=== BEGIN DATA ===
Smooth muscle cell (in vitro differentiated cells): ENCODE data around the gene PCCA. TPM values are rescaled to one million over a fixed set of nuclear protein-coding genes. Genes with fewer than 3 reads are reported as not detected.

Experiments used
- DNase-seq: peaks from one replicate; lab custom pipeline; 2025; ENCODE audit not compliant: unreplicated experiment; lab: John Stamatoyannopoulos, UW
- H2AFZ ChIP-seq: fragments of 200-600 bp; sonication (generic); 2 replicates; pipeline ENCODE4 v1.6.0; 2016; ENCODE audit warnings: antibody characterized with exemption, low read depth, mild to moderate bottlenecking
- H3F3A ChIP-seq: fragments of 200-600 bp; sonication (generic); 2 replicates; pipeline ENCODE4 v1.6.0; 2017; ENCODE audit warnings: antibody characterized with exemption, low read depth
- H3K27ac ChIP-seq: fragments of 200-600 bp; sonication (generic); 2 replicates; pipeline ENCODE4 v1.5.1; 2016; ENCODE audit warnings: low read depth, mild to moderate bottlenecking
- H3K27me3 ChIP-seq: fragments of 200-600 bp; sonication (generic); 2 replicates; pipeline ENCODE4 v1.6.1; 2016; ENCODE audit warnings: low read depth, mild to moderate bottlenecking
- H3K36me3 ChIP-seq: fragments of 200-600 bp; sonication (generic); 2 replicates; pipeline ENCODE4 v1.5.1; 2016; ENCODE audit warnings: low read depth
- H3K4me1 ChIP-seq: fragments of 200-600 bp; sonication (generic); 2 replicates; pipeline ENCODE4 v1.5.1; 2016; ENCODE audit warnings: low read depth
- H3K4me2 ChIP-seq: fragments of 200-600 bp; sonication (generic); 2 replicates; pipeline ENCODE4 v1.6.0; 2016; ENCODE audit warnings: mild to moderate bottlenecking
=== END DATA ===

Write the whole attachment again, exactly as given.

Smooth muscle cell (in vitro differentiated cells): ENCODE data around the gene PCCA. TPM values are rescaled to one million over a fixed set of nuclear protein-coding genes. Genes with fewer than 3 reads are reported as not detected.

Experiments used
- DNase-seq: peaks from one replicate; lab custom pipeline; 2025; ENCODE audit not compliant: unreplicated experiment; lab: John Stamatoyannopoulos, UW
- H2AFZ ChIP-seq: fragments of 200-600 bp; sonication (generic); 2 replicates; pipeline ENCODE4 v1.6.0; 2016; ENCODE audit warnings: antibody characterized with exemption, low read depth, mild to moderate bottlenecking
- H3F3A ChIP-seq: fragments of 200-600 bp; sonication (generic); 2 replicates; pipeline ENCODE4 v1.6.0; 2017; ENCODE audit warnings: antibody characterized with exemption, low read depth
- H3K27ac ChIP-seq: fragments of 200-600 bp; sonication (generic); 2 replicates; pipeline ENCODE4 v1.5.1; 2016; ENCODE audit warnings: low read depth, mild to moderate bottlenecking
- H3K27me3 ChIP-seq: fragments of 200-600 bp; sonication (generic); 2 replicates; pipeline ENCODE4 v1.6.1; 2016; ENCODE audit warnings: low read depth, mild to moderate bottlenecking
- H3K36me3 ChIP-seq: fragments of 200-600 bp; sonication (generic); 2 replicates; pipeline ENCODE4 v1.5.1; 2016; ENCODE audit warnings: low read depth
- H3K4me1 ChIP-seq: fragments of 200-600 bp; sonication (generic); 2 replicates; pipeline ENCODE4 v1.5.1; 2016; ENCODE audit warnings: low read depth
- H3K4me2 ChIP-seq: fragments of 200-600 bp; sonication (generic); 2 replicates; pipeline ENCODE4 v1.6.0; 2016; ENCODE audit warnings: mild to moderate bottlenecking